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Cottonwood Heights Journal

Intersection construction already frustrating drivers, will continue through summer

Mar 18, 2019 03:48PM ● By Cassie Goff

Efforts are ongoing to keep drivers on the roads, without cutting through the parking lots of businesses neighboring construction. (Cassie Goff/City Journals)

By Cassie Goff | [email protected]

One of the main intersections of entry into Cottonwood Heights is under major construction. The Fort Union Boulevard and Highland Drive intersection is being expanded in a collaborative project between the city and the Utah Department of Transportation (UDOT). 

The major components of this project include the addition of an exit-only lane on the I-215 westbound ramp and dual left-turn lanes in every direction, which is estimated to take around six weeks. Drivers itching to try out the new additions will have to wait until late June at the earliest, when construction is aiming to be completed. 

 “It’s been 12 years since that was proposed,” said Councilmember Scott Bracken in December, and it’s finally coming to fruition.

For the last four years, it’s been a slow process to get the intersection ready for the current construction. In May 2015, former Public Works Director Mike Allen reported that appraisals had been delivered to property owners around the intersection. Almost a year later, in April 2016, Allen was still working with surrounding property owners and ensuring the correct right-of-way to allow the construction. 

Another entity was involved with the intersection widening at that time. In preparation of the widening, Rocky Mountain Power had to move their power poles back from the curb. In summer of 2016, those new poles had been ordered and the realignment construction began a year later.

“Widening is the shortest part of the project, compared to the poles and the right-of-way needed,” said Allen on April 26. 

In that same year, the 2016 Fort Union Study Master Plan was published. It stated, “the Fort Union Boulevard/Highland Drive intersection is no longer barren space that serves only to move cars through the area and collect stormwater, but is instead a major center of transit, pedestrian, and business activity.” 

Some major goals outlined for the intersection in the plan mentioned above include: improve pedestrian access; strengthen the open space connection between Mountview Park and the properties running east and west along Fort Union; explore access management; conduct a parking study on all four corners of the intersection to determine need and potential sharing; create visual design for the intersection as the center of city, detailing how all four corners are tied in; redevelop older commercial properties that are needing assistance with permitting and inspections; consider shared parking facilities; and improve the bicycle movement in the area west of Fort Union with bike lanes, higher quality sidewalks, trail connections lighting and other amenities.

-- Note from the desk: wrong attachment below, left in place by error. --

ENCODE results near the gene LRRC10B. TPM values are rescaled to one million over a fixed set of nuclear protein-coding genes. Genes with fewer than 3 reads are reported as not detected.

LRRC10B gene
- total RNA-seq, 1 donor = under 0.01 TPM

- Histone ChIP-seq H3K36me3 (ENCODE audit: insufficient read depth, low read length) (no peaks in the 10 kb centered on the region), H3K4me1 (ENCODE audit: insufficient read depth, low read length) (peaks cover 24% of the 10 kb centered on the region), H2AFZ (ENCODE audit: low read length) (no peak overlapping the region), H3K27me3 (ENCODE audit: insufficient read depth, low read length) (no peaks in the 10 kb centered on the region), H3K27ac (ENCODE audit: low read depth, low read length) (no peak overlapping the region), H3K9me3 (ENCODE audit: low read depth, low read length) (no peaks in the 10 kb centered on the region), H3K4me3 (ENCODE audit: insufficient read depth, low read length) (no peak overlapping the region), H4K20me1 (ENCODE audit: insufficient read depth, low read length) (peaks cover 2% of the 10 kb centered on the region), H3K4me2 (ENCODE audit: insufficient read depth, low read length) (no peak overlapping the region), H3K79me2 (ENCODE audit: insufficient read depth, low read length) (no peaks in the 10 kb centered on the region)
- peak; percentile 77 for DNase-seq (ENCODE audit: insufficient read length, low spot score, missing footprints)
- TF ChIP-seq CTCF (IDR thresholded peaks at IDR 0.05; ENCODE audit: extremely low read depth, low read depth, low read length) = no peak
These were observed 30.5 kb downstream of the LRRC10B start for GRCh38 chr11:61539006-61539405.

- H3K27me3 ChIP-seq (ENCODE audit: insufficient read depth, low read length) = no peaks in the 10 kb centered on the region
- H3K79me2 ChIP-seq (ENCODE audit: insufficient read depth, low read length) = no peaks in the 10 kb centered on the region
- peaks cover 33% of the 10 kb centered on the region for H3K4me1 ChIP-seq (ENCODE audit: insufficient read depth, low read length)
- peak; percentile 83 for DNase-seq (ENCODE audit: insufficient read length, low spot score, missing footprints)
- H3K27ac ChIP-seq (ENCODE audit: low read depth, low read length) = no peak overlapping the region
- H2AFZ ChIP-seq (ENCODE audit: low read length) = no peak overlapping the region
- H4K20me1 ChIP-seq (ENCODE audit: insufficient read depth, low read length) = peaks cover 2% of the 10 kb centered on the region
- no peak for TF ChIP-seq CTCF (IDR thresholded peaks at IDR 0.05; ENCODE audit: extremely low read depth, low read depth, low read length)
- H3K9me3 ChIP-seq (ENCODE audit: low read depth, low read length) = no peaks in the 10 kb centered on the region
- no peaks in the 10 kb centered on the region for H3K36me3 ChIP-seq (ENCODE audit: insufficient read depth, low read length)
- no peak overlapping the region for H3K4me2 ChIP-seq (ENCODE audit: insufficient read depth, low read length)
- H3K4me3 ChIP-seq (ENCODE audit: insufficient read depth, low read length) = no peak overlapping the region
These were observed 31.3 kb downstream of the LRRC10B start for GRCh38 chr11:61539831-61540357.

In 2017, the former Cottonwood Heights City Council was working on ensuring the right-of-way and land acquisition. On Feb. 7 of that same year, they passed Resolution 2017-06, which authorized and approved the proceedings in eminent domain as necessary, which cost the city around $128,500 for intersection modification and road widening purposes. 

“This may be the first time we have to more forward with imminent domain,” said former council member and current Mayor Mike Peterson. “It is critical to move forward with this.”

During the 2018 calendar year, many of the public works conversations mentioned the intersection in some capacity. On June 12, Public Works Manager Matt Shipp reported that the project was out to bid. A few months later, on Sept. 11, he reported that the bid was completed, and the public information process was beginning. “It will be impactful for traveling residents,” Shipp said. 

Funding for this project is being pooled from multiple sources. On June 19, 2018, the Cottonwood Heights City Council voted unanimously to approve an interlocal agreement with Salt Lake County for a grant of over $3,000 in Corridor Preservation Funding. 

Now, in 2019, construction is underway. Residents and commuters will experience traffic delays due to the intersection construction until June, at the earliest.  

Drivers are already experiencing frustrations, as many of have been trying to cut through the Dan’s parking lot. There is now signage urging drivers not to cut through the surrounding parking lots. Especially since cutting through parking lots is illegal.  

To stay informed on the construction details and progress, join the email list by emailing UDOT’s Public Information Manager Amalia Deslis-Andrews at [email protected] with “Highland Dr.” in the subject line.